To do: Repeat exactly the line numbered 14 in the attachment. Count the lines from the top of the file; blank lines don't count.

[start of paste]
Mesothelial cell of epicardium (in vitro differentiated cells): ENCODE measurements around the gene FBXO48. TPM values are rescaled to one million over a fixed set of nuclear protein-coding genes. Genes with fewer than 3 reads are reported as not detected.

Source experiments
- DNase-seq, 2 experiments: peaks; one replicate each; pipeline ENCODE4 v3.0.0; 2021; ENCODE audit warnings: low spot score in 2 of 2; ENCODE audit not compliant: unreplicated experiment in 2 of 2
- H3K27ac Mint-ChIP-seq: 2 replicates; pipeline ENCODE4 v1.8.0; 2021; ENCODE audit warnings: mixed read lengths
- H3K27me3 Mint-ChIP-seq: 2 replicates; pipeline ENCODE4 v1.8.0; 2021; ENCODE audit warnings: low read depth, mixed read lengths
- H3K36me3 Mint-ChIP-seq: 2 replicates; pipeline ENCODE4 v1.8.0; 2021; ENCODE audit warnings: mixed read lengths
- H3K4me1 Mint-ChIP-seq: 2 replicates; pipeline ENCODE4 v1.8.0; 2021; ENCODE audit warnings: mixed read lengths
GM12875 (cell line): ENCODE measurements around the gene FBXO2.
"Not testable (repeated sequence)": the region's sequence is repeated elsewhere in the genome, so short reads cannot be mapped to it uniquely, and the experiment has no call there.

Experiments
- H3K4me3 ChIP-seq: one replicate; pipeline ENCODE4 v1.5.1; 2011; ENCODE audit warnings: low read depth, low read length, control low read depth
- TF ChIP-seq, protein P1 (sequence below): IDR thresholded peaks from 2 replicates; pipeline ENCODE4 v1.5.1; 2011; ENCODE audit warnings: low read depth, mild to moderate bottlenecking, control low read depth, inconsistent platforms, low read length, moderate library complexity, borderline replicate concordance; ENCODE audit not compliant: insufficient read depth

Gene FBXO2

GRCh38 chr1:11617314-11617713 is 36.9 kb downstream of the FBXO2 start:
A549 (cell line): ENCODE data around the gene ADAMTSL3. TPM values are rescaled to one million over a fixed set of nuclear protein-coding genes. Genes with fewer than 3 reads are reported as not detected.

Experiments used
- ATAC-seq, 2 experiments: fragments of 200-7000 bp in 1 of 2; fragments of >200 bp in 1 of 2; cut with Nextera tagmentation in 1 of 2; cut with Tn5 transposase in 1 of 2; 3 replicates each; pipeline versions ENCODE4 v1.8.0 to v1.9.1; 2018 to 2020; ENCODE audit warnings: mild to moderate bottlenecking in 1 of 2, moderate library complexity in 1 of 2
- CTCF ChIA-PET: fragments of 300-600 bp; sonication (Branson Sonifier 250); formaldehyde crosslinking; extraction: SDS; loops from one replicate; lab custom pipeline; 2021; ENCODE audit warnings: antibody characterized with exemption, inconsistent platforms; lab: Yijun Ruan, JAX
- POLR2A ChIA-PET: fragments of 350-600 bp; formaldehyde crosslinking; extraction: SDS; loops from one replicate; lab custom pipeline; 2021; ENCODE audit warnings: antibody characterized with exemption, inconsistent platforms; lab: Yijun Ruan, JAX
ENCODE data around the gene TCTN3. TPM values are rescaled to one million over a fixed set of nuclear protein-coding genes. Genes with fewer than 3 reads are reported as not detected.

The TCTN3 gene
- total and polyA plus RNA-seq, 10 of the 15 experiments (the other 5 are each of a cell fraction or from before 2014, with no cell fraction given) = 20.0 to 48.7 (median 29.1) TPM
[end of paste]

GRCh38 chr1:11617314-11617713 is 36.9 kb downstream of the FBXO2 start: